Once again - whatever you come up with, check for its practicability and that the action is not minimised by too much extraneous material. Careful decisions need to be made here. For instance, you might decide to keep the setting simple and drab - though without a box-set [which is rarely used nowadays] - keeping the idea of a back-wall, for instance, with two free hung windows - which can act as screens at the end of the play - or at useful times - to display `real' photos. Or there can be a permanent cyclorama with tenement buildings etched on it, the `windows', like empty frames hung close to it. The wall-less room could be simply defined by the furnishings alone. A more open space like this could give rise to more interesting entrances, where we can see people before they come into the room, congregated in the street outside, at the back of the stage. This would add excitement, especially to the ending, with the soldiers visible in this way before their official 'entrance'.
A performance in the round might also be an option and is worth discussion. This would make for added involvement from the point of view of the audience and the single entrance would then be through the audience itself. The fly-on-the-wall aspect of the round can add claustrophobia, as the audience create the walls. Discuss carefully. Some of the furnishings suggested might not be practicable here. Would that matter? If you feel it does, perhaps an Arena setting, with the audience on three sides would be an answer, allowing essential larger items to be on the free 'wall'.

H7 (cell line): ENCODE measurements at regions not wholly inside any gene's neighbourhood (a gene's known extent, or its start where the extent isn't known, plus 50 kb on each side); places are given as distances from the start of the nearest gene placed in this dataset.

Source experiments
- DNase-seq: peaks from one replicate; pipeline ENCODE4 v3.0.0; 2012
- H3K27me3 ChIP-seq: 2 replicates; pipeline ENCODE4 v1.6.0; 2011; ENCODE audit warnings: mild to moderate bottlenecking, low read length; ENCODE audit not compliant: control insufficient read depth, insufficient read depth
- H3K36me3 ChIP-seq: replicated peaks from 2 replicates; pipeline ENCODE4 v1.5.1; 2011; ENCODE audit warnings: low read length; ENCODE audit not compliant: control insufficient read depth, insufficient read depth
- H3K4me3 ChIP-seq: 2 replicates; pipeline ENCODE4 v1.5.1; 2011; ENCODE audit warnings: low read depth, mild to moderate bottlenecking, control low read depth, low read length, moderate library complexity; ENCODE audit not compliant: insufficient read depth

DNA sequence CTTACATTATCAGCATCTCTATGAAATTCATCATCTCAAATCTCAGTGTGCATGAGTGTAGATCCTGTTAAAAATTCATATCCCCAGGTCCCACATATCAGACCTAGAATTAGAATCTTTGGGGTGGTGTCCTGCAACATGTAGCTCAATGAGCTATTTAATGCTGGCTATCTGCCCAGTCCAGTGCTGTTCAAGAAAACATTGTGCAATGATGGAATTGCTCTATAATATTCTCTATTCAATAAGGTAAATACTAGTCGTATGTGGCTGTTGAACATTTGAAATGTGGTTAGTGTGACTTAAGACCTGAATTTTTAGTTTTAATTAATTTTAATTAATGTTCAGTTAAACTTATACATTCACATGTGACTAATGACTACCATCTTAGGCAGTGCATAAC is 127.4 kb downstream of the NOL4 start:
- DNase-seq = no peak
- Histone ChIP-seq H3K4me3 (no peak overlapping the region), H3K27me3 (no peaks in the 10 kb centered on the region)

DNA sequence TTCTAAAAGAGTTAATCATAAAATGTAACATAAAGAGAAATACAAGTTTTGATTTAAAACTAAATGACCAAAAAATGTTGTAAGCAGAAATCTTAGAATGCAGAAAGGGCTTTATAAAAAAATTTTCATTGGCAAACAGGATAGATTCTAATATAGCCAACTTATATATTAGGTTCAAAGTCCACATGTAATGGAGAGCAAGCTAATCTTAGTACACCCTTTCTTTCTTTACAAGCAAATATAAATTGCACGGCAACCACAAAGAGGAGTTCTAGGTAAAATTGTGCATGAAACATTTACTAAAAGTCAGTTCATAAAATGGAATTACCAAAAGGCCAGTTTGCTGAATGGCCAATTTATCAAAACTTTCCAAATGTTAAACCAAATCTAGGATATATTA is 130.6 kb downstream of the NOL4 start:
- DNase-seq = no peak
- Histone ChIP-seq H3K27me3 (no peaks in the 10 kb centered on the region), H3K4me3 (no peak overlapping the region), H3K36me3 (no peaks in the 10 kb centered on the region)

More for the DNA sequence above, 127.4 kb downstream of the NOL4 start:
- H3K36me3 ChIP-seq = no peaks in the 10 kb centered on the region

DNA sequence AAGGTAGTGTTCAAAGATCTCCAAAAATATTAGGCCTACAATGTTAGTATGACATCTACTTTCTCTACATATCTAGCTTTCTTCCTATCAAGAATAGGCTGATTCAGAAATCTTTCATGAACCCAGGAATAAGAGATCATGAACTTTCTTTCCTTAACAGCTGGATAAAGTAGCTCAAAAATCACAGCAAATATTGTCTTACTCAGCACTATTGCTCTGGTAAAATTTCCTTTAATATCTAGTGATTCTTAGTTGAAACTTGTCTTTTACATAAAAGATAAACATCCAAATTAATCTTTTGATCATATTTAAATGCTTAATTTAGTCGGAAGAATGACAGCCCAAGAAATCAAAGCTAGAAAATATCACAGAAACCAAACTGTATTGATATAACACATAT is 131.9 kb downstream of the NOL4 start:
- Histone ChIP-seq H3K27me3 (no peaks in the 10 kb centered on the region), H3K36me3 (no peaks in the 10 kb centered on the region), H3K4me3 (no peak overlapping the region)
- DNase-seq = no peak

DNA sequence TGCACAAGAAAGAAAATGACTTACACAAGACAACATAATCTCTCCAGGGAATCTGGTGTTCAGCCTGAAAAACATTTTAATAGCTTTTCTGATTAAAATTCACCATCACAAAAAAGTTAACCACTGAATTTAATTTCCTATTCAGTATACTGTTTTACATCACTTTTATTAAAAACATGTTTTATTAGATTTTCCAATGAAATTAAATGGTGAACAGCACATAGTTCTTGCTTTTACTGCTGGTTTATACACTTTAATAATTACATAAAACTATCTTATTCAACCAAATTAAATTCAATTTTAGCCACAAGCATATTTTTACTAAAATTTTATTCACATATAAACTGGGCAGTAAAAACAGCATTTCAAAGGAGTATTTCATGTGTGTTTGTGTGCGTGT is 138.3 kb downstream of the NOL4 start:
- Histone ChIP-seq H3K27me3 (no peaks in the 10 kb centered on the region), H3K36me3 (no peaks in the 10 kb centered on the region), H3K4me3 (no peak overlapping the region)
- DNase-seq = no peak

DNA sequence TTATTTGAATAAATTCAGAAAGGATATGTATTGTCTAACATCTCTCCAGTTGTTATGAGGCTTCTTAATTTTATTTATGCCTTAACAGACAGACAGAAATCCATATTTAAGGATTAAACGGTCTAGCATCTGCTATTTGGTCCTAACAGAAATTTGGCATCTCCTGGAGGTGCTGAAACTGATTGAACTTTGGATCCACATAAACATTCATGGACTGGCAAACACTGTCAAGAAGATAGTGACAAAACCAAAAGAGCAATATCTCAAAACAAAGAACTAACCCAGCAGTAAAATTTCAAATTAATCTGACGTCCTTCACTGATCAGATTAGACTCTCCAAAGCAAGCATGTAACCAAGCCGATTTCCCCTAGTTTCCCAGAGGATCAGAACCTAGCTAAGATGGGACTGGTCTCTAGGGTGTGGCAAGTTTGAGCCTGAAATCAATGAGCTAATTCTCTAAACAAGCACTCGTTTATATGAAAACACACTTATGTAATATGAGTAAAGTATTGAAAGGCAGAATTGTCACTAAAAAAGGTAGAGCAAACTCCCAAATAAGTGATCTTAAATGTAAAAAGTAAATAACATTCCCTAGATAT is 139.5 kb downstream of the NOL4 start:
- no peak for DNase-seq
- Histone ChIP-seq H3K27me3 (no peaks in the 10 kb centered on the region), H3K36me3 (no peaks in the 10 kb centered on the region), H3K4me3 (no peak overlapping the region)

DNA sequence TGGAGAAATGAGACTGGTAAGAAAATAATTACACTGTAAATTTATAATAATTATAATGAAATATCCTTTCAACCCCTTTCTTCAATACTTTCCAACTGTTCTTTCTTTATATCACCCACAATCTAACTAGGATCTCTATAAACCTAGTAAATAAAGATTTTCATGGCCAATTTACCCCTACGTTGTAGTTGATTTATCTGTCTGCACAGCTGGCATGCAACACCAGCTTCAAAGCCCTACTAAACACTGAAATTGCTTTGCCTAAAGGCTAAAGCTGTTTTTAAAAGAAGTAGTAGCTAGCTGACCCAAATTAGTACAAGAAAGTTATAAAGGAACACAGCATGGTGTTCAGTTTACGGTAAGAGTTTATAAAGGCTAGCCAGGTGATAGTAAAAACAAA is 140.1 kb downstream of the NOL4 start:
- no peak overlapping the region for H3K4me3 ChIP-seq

Hopefully, the above, which gives some options and suggests their implications is a starting-point. Whatever personal decisions you make, remember that they must all be justified. Your setting will be revisited in further work at a later time. Your decisions at this time do not need to be final. Keep an open mind at this stage and as you explore the play further, you may find a final decision becomes easier.
2. Now read the character description of Donal Davoren. O'Casey describes